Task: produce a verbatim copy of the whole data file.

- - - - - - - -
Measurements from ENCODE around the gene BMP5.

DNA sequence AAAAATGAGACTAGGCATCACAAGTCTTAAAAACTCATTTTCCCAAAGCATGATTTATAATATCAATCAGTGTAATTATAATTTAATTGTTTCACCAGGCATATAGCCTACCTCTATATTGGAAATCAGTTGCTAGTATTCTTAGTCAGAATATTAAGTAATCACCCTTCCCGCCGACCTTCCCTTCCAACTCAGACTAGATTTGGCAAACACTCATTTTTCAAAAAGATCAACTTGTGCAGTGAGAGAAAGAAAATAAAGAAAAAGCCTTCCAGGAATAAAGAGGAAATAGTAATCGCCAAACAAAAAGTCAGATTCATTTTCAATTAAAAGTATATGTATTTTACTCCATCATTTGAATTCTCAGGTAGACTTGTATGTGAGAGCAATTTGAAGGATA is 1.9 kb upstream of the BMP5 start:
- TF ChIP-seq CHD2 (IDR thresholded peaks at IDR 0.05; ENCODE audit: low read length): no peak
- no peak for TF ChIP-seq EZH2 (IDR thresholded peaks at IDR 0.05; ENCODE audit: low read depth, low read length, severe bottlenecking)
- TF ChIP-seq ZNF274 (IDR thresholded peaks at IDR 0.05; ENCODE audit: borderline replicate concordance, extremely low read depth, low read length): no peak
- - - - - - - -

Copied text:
Measurements from ENCODE around the gene BMP5.

DNA sequence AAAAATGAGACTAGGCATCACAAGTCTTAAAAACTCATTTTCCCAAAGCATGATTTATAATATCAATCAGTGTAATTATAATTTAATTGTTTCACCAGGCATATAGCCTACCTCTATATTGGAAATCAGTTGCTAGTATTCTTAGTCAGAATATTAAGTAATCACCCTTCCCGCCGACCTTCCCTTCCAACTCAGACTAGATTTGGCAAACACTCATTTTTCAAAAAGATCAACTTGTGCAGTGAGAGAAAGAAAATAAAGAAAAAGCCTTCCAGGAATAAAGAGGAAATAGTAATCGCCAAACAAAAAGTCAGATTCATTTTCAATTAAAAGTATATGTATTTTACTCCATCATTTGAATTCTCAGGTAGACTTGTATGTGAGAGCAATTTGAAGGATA is 1.9 kb upstream of the BMP5 start:
- TF ChIP-seq CHD2 (IDR thresholded peaks at IDR 0.05; ENCODE audit: low read length): no peak
- no peak for TF ChIP-seq EZH2 (IDR thresholded peaks at IDR 0.05; ENCODE audit: low read depth, low read length, severe bottlenecking)
- TF ChIP-seq ZNF274 (IDR thresholded peaks at IDR 0.05; ENCODE audit: borderline replicate concordance, extremely low read depth, low read length): no peak